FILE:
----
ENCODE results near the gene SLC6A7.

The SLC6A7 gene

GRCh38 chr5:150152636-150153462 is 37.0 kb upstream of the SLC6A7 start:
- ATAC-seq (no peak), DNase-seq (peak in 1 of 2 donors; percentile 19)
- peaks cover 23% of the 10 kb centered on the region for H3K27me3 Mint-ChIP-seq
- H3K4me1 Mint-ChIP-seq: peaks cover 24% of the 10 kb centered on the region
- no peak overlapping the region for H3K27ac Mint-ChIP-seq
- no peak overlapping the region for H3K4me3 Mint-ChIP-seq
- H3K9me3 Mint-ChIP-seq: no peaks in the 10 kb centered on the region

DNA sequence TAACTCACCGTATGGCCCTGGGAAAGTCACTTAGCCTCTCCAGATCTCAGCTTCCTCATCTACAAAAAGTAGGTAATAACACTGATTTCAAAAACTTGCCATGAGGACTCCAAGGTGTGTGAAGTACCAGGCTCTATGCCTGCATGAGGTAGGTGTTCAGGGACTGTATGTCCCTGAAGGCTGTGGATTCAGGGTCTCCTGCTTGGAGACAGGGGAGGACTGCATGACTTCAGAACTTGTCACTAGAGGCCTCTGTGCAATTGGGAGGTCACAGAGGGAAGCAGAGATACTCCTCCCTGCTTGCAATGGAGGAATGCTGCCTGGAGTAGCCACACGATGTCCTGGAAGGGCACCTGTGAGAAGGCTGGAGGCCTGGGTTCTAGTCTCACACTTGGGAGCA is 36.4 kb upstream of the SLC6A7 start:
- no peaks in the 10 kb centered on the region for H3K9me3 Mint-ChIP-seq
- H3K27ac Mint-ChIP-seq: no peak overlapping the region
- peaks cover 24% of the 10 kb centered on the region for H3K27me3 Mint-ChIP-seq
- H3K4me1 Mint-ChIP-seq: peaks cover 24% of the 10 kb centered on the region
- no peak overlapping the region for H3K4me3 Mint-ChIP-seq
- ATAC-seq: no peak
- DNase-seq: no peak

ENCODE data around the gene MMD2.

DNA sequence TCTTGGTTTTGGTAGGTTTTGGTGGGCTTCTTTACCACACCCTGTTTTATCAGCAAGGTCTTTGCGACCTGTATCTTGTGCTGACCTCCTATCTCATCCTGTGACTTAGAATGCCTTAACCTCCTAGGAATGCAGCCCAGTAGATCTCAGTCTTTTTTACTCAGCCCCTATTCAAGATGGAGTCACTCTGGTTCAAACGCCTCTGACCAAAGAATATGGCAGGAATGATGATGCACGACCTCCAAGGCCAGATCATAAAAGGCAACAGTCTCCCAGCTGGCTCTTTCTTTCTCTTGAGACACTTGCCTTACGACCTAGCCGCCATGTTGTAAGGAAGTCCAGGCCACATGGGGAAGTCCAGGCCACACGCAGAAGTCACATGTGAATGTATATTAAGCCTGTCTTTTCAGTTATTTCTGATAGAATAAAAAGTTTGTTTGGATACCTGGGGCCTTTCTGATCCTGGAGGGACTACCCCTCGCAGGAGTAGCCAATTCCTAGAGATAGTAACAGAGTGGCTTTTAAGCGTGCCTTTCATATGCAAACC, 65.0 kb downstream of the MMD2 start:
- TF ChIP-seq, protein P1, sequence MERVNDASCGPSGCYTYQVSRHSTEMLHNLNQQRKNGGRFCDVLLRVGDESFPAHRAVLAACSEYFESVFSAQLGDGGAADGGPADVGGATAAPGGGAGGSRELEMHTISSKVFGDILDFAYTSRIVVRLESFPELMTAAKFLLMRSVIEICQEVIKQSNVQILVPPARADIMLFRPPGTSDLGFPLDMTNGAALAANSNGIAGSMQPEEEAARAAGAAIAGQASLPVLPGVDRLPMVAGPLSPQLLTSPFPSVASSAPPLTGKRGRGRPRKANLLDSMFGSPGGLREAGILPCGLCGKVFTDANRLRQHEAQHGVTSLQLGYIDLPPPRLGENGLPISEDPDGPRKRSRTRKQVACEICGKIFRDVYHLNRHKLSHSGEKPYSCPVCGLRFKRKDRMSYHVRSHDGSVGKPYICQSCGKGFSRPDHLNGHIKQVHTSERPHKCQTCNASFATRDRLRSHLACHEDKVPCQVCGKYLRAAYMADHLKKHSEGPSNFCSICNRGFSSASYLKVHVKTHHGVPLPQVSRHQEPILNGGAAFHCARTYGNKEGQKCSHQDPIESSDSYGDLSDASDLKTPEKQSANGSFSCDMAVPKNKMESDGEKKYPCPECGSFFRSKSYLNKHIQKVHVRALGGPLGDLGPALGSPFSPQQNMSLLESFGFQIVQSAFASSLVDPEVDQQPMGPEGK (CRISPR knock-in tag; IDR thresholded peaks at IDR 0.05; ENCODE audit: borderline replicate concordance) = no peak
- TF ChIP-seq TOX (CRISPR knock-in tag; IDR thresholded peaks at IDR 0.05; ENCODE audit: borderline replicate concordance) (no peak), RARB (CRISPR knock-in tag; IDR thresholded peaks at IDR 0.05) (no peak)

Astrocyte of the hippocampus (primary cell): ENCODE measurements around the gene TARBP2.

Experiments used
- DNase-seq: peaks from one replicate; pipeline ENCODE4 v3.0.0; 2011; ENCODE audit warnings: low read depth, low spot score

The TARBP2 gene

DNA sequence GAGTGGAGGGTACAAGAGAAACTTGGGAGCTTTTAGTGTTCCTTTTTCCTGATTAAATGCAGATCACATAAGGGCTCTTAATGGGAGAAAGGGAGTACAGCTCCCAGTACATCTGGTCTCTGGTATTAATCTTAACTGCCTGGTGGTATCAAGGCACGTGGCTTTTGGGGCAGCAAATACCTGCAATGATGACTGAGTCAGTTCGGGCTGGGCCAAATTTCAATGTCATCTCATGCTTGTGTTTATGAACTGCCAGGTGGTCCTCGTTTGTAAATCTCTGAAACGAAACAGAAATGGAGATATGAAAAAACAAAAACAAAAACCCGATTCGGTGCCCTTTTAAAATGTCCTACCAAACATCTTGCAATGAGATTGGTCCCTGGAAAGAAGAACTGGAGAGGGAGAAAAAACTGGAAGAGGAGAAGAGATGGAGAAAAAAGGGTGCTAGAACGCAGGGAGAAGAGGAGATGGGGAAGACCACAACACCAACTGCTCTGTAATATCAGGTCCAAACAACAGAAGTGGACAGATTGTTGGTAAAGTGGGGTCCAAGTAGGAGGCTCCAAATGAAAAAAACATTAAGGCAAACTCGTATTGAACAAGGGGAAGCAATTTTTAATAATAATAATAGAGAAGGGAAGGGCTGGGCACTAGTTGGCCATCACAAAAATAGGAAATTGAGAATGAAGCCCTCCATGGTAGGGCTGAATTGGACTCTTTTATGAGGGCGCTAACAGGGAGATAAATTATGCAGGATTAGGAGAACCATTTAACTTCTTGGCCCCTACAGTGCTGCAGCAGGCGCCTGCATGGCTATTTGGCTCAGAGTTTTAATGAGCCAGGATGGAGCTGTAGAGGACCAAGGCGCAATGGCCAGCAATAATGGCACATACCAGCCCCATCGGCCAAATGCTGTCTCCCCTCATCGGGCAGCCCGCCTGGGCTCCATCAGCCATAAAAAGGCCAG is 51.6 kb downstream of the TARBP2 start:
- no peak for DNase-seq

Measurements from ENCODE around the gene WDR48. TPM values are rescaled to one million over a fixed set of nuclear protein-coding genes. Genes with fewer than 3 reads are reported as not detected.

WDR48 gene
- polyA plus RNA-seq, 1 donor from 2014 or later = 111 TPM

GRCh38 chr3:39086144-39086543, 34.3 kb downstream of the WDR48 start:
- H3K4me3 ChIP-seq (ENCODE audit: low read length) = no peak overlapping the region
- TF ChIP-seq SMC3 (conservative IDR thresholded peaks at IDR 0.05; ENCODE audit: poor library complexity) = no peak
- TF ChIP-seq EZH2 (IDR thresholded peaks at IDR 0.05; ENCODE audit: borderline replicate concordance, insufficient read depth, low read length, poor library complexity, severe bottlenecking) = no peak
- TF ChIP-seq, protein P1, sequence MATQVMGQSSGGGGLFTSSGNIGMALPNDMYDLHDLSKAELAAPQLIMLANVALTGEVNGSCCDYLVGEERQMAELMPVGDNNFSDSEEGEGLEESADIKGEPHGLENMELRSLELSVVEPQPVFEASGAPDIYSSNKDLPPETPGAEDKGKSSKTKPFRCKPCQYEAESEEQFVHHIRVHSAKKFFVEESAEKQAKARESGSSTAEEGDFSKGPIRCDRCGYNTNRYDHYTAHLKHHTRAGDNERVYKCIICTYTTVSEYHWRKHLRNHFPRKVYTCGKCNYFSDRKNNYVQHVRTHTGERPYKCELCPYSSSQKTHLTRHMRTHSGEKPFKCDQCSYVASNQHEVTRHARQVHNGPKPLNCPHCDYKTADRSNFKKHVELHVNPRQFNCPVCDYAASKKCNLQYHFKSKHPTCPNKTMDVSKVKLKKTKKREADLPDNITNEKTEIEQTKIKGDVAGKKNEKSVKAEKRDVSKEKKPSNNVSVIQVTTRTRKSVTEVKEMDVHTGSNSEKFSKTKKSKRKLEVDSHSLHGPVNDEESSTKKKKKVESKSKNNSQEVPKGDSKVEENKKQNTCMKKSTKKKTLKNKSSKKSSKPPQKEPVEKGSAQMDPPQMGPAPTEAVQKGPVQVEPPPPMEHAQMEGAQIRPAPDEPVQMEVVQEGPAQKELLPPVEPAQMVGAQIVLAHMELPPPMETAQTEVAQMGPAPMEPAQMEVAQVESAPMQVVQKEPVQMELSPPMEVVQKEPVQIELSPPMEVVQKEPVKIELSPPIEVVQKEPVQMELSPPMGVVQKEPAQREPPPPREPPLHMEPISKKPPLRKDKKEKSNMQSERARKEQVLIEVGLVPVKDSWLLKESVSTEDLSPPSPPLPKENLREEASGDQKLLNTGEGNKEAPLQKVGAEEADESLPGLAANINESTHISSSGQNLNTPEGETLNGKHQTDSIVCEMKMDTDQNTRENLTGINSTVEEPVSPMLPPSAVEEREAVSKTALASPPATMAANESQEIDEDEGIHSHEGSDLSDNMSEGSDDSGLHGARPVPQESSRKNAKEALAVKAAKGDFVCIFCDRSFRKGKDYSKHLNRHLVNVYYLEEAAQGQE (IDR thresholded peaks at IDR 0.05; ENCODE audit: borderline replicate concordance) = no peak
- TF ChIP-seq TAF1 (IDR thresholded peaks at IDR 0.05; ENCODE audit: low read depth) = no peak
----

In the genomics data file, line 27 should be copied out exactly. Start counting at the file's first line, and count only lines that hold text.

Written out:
- no peak for DNase-seq